Imagine being able to tell your AI Copilot inside Microsoft Word to quickly complete small modifications to contracts in record time or to quickly compare contract terms for multiple contracts.
For example, simple prompts like “Create a renewal order form for Company A with an expiration date of X, using the same format as this previous order” or “Recommend termination language for contract A similar to the language used in this other contract” could end up saving uncountable hours for contract management teams in large and small companies alike.
Generative AI’s confidentiality issue: Are attorney-client privileges at risk?
Before generative AI technology can be used at scale in “enterprise-grade” applications, one major challenge still needs to be addressed: confidentiality issues.
Current generative AI platforms pose serious privacy and security risks when it comes to confidentiality and the threat of exposing sensitive data.
A recent report by the data security platform Cyberhaven showed it had blocked requests to input data into ChatGPT by 4.2% of the 1.6 million workers at companies that use its security software. The reason: the employees were at risk of leaking confidential information, sensitive business data, and source code to the large language model (LLM) that underpins ChatGPT.
The very same circumstance could happen within legal circles. If an attorney or anyone in the contract management space enters contract terms into a generative AI platform, they would be putting attorney-client privileges at risk and potentially breaking confidentiality terms.
My own team’s research into the technology’s security has revealed there are definitive security and confidentiality challenges. So much so that any user should tread very carefully with commercial-grade versions of GPT-4 that claim enterprise-level security capabilities.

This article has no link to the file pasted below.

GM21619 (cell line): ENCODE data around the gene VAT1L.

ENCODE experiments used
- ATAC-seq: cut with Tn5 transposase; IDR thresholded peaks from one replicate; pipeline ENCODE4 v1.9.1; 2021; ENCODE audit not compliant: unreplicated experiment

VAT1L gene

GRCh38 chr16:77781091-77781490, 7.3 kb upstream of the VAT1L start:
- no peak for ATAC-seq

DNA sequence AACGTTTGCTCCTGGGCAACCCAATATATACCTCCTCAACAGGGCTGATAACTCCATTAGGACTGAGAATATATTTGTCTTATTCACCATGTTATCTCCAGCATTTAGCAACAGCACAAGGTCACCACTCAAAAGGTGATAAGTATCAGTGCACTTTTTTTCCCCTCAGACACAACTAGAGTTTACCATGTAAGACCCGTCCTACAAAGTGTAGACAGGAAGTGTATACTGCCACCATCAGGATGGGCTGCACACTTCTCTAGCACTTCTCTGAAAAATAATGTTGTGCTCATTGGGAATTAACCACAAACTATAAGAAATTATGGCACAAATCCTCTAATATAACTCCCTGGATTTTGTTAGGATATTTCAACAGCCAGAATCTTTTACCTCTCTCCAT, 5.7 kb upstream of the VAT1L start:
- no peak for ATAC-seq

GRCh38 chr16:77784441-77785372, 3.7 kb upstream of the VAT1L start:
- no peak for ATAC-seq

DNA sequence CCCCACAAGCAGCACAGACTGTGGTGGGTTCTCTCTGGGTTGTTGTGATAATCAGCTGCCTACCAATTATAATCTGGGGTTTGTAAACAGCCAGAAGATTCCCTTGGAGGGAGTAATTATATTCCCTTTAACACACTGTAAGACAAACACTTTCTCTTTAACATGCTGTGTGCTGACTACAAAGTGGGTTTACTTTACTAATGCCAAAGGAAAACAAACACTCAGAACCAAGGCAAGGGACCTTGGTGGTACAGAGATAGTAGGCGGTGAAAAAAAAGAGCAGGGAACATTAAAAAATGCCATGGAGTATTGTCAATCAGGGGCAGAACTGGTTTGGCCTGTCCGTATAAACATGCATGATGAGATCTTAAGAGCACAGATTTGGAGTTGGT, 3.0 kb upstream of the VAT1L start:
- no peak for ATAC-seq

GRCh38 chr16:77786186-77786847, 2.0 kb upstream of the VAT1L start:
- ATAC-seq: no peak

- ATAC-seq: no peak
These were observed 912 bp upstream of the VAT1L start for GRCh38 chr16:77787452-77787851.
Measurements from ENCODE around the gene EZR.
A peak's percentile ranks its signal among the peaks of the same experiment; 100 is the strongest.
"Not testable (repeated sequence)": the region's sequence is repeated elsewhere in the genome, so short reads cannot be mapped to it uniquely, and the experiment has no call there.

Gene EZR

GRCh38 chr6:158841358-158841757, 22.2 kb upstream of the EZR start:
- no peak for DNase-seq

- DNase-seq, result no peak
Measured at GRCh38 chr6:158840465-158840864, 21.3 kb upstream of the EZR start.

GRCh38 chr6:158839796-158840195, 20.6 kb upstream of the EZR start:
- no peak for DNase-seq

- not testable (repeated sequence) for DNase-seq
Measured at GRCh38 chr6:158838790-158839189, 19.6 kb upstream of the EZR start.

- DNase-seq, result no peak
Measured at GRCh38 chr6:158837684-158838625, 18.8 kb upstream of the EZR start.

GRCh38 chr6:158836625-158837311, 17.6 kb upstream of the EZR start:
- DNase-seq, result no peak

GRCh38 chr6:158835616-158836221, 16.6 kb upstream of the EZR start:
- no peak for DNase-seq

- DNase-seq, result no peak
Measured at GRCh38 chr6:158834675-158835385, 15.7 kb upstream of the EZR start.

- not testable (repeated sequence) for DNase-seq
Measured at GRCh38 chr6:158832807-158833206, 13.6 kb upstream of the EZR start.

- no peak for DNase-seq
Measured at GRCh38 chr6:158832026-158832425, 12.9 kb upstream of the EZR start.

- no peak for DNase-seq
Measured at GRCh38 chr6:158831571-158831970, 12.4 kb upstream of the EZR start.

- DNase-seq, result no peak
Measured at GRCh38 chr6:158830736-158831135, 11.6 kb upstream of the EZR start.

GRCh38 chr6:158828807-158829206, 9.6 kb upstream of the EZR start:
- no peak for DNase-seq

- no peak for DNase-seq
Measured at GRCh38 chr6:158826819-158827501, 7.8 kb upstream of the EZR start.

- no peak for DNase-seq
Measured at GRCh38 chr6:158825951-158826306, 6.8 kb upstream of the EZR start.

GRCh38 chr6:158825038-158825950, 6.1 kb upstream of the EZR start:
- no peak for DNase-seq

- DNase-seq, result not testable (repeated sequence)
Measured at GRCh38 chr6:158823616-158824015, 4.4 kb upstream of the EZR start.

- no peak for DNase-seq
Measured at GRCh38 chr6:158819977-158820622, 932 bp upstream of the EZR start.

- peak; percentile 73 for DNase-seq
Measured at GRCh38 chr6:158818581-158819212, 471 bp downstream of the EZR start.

That doesn’t mean privacy and security issues will be a long-term problem for generative AI.
OpenAI, Amazon, Microsoft and other organizations have announced they are working on enterprise-level, private cloud LLM options. As current applications continue to advance, so will the technology’s security and safety levers.
The Future of AI
With the launch of GPT-4, we have entered a new era of generative AI that will impact every part of our lives in the next two-to-three years.
And while the technology’s pace of advancement is truly dizzying, GPT still follows the same guiding principle of other technologies – that what you get out of it wholly depends on what you put into it.
From a contracting perspective, contract management teams still need to have copies of signed contracts in one place. They still need to maintain high levels of contract data accuracy, and they need to know which contracts are active and to which accounts they belong.
They will continue to need coherent contract management policies and playbooks that reflect their business’ risk tolerance and objectives.
These fundamental contract management components will continue to be essential even in an AI-enabled world, and GPT does not change that.
If your team is unable to give GPT the correct contracting inputs that synthesize correct information and generate accurate content, generative AI won’t be useful or effective for even the most mundane tasks.
How the technology will evolve within the legal industry remains to be seen.
For now, the one thing I know for sure is that wherever generative AI is headed, it is going to get there much faster than any of us realize. My hope is that it continues to be just as awe-inspiring as what we’ve experienced so far.